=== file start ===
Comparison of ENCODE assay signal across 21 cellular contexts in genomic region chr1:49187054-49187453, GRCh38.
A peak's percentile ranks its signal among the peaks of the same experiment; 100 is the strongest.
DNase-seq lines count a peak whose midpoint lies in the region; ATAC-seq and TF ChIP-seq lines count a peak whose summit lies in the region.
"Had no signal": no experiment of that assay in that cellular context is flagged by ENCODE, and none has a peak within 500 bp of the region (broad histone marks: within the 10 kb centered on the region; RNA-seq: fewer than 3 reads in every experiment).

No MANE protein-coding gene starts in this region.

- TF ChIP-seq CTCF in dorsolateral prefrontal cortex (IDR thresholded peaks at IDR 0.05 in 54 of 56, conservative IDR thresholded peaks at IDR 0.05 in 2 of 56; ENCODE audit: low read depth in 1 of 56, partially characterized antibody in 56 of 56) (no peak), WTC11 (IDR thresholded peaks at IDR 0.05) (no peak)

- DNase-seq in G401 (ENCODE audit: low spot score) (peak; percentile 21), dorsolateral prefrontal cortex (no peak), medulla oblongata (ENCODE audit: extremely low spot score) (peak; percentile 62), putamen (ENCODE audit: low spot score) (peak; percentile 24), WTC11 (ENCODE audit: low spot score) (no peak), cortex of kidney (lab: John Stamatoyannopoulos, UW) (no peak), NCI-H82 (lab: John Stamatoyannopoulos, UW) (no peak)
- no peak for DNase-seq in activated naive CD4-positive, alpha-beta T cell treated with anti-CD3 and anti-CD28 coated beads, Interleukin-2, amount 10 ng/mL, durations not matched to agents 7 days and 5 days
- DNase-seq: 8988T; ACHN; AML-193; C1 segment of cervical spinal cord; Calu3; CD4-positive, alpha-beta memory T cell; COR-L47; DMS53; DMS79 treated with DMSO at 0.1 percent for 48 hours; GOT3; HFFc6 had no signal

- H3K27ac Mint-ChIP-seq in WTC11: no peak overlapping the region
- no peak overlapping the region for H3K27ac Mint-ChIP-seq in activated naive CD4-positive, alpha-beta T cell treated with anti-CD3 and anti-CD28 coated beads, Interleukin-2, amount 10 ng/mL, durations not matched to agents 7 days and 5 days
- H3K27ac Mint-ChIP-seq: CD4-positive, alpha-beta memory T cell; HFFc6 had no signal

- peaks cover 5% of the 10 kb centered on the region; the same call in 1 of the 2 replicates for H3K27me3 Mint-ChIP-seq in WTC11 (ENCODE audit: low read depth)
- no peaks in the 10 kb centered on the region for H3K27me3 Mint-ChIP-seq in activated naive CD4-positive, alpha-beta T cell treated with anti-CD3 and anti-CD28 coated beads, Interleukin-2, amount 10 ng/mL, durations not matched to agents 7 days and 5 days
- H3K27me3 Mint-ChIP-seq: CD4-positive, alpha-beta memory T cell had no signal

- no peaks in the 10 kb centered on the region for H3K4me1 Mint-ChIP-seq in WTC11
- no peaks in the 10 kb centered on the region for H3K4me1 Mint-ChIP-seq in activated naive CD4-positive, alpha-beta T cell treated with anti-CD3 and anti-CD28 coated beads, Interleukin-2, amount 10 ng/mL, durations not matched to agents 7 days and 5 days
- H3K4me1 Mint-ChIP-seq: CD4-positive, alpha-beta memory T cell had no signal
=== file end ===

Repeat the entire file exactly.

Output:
Comparison of ENCODE assay signal across 21 cellular contexts in genomic region chr1:49187054-49187453, GRCh38.
A peak's percentile ranks its signal among the peaks of the same experiment; 100 is the strongest.
DNase-seq lines count a peak whose midpoint lies in the region; ATAC-seq and TF ChIP-seq lines count a peak whose summit lies in the region.
"Had no signal": no experiment of that assay in that cellular context is flagged by ENCODE, and none has a peak within 500 bp of the region (broad histone marks: within the 10 kb centered on the region; RNA-seq: fewer than 3 reads in every experiment).

No MANE protein-coding gene starts in this region.

- TF ChIP-seq CTCF in dorsolateral prefrontal cortex (IDR thresholded peaks at IDR 0.05 in 54 of 56, conservative IDR thresholded peaks at IDR 0.05 in 2 of 56; ENCODE audit: low read depth in 1 of 56, partially characterized antibody in 56 of 56) (no peak), WTC11 (IDR thresholded peaks at IDR 0.05) (no peak)

- DNase-seq in G401 (ENCODE audit: low spot score) (peak; percentile 21), dorsolateral prefrontal cortex (no peak), medulla oblongata (ENCODE audit: extremely low spot score) (peak; percentile 62), putamen (ENCODE audit: low spot score) (peak; percentile 24), WTC11 (ENCODE audit: low spot score) (no peak), cortex of kidney (lab: John Stamatoyannopoulos, UW) (no peak), NCI-H82 (lab: John Stamatoyannopoulos, UW) (no peak)
- no peak for DNase-seq in activated naive CD4-positive, alpha-beta T cell treated with anti-CD3 and anti-CD28 coated beads, Interleukin-2, amount 10 ng/mL, durations not matched to agents 7 days and 5 days
- DNase-seq: 8988T; ACHN; AML-193; C1 segment of cervical spinal cord; Calu3; CD4-positive, alpha-beta memory T cell; COR-L47; DMS53; DMS79 treated with DMSO at 0.1 percent for 48 hours; GOT3; HFFc6 had no signal

- H3K27ac Mint-ChIP-seq in WTC11: no peak overlapping the region
- no peak overlapping the region for H3K27ac Mint-ChIP-seq in activated naive CD4-positive, alpha-beta T cell treated with anti-CD3 and anti-CD28 coated beads, Interleukin-2, amount 10 ng/mL, durations not matched to agents 7 days and 5 days
- H3K27ac Mint-ChIP-seq: CD4-positive, alpha-beta memory T cell; HFFc6 had no signal

- peaks cover 5% of the 10 kb centered on the region; the same call in 1 of the 2 replicates for H3K27me3 Mint-ChIP-seq in WTC11 (ENCODE audit: low read depth)
- no peaks in the 10 kb centered on the region for H3K27me3 Mint-ChIP-seq in activated naive CD4-positive, alpha-beta T cell treated with anti-CD3 and anti-CD28 coated beads, Interleukin-2, amount 10 ng/mL, durations not matched to agents 7 days and 5 days
- H3K27me3 Mint-ChIP-seq: CD4-positive, alpha-beta memory T cell had no signal

- no peaks in the 10 kb centered on the region for H3K4me1 Mint-ChIP-seq in WTC11
- no peaks in the 10 kb centered on the region for H3K4me1 Mint-ChIP-seq in activated naive CD4-positive, alpha-beta T cell treated with anti-CD3 and anti-CD28 coated beads, Interleukin-2, amount 10 ng/mL, durations not matched to agents 7 days and 5 days
- H3K4me1 Mint-ChIP-seq: CD4-positive, alpha-beta memory T cell had no signal